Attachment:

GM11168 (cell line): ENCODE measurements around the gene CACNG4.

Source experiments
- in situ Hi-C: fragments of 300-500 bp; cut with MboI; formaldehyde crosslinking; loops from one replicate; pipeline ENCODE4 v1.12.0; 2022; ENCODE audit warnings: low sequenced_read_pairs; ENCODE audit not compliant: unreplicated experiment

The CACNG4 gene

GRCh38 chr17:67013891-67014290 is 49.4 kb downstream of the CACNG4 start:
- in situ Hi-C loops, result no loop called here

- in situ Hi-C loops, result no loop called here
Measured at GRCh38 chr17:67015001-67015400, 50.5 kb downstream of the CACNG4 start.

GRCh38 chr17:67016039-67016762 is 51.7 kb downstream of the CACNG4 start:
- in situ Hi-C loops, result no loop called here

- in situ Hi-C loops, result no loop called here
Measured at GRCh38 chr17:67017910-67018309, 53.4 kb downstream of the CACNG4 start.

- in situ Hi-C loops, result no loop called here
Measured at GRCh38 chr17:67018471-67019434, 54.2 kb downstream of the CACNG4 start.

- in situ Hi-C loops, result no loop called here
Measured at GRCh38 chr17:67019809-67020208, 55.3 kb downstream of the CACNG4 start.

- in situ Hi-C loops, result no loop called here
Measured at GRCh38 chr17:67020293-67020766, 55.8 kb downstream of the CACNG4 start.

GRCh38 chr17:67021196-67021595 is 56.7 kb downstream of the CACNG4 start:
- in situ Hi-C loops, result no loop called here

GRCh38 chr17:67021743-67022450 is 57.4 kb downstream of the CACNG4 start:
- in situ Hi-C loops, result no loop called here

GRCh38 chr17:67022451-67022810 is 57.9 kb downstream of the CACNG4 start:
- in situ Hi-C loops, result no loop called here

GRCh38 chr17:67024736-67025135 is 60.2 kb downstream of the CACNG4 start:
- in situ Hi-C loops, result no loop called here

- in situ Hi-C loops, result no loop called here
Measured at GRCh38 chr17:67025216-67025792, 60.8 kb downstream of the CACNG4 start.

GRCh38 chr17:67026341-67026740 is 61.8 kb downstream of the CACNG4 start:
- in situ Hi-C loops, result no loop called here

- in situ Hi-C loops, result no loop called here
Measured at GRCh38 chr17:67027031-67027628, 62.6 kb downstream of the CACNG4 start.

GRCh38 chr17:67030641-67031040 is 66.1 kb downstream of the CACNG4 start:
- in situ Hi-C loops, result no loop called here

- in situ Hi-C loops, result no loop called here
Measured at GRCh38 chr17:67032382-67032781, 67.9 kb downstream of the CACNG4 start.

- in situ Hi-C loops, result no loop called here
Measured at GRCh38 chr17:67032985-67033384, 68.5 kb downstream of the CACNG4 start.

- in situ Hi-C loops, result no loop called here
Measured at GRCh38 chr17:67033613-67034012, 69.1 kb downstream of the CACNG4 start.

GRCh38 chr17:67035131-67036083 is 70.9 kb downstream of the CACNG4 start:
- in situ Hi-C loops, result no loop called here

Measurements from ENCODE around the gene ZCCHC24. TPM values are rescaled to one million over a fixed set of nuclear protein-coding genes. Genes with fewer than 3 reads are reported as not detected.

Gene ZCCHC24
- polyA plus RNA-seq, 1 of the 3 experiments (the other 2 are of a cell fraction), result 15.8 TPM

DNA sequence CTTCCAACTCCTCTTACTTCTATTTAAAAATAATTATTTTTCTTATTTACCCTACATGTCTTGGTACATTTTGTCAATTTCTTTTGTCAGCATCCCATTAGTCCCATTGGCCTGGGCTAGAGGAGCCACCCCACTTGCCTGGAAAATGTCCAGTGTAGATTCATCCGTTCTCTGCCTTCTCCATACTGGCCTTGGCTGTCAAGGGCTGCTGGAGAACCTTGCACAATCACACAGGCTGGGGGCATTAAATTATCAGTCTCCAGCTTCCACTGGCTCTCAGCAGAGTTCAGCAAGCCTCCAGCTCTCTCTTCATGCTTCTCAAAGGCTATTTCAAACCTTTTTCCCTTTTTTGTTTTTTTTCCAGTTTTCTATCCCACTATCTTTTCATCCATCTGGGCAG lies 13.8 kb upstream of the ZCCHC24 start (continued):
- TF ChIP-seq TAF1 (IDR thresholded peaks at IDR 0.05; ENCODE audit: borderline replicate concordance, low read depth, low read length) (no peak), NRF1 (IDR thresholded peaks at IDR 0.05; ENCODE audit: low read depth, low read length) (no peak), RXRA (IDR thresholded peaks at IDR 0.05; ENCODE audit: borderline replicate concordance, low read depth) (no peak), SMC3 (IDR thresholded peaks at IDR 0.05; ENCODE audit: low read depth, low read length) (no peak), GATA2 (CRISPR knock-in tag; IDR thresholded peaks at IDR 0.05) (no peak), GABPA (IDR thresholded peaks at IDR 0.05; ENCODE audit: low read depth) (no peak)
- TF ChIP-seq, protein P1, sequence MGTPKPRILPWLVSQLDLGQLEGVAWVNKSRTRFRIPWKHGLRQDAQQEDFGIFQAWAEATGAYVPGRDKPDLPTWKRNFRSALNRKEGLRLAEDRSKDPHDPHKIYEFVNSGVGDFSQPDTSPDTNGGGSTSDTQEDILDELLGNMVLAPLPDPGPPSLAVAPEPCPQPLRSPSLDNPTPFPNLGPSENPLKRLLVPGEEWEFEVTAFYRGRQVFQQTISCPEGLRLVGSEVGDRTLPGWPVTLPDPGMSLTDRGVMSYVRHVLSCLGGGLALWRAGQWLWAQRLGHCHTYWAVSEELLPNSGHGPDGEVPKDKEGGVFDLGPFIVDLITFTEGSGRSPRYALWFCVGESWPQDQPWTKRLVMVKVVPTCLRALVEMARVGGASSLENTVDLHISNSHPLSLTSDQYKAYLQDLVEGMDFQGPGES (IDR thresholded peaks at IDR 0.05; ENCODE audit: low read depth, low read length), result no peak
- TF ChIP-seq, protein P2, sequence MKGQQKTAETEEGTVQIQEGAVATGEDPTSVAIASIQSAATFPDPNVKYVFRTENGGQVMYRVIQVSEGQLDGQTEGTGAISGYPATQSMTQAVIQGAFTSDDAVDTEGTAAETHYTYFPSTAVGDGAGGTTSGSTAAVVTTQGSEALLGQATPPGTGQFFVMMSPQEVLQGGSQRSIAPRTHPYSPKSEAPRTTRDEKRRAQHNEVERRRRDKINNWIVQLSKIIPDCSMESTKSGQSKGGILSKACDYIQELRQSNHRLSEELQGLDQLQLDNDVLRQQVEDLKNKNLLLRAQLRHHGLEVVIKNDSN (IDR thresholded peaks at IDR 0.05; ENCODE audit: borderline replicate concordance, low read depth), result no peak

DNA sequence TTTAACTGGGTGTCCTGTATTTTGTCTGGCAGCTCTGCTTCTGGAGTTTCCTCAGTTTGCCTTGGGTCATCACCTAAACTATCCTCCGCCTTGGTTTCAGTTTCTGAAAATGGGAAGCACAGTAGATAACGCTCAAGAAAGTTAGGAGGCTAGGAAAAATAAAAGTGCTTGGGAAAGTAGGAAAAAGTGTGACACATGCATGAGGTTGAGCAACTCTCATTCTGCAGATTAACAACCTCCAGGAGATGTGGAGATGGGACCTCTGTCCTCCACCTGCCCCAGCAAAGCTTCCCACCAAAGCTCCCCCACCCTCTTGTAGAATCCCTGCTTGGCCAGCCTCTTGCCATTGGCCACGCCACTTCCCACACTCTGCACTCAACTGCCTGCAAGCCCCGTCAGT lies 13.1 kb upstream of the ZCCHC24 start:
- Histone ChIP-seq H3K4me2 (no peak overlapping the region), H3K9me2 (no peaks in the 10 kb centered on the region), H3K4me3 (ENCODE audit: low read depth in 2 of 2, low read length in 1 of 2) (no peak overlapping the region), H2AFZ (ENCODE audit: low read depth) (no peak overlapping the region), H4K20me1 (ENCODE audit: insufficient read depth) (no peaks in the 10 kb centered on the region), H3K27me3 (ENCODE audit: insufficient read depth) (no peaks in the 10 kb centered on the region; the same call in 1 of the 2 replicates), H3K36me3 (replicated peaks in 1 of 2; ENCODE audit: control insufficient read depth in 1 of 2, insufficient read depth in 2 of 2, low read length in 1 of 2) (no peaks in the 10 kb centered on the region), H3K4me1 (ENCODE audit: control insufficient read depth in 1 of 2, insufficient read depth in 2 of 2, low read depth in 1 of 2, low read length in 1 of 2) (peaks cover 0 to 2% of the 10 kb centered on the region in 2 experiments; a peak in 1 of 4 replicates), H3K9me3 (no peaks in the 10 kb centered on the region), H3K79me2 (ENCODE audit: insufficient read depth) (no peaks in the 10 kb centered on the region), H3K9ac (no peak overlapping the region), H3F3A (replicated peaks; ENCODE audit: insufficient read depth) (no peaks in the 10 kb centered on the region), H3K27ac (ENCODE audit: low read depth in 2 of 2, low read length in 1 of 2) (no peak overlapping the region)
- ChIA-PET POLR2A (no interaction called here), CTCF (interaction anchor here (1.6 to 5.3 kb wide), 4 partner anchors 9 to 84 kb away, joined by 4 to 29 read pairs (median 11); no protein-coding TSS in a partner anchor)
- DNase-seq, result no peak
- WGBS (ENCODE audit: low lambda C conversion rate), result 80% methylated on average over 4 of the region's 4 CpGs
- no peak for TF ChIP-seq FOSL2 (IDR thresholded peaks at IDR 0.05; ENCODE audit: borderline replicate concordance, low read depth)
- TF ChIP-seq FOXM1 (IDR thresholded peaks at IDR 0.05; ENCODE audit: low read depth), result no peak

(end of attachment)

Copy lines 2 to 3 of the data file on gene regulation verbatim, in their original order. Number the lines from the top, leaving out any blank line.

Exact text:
Source experiments
- in situ Hi-C: fragments of 300-500 bp; cut with MboI; formaldehyde crosslinking; loops from one replicate; pipeline ENCODE4 v1.12.0; 2022; ENCODE audit warnings: low sequenced_read_pairs; ENCODE audit not compliant: unreplicated experiment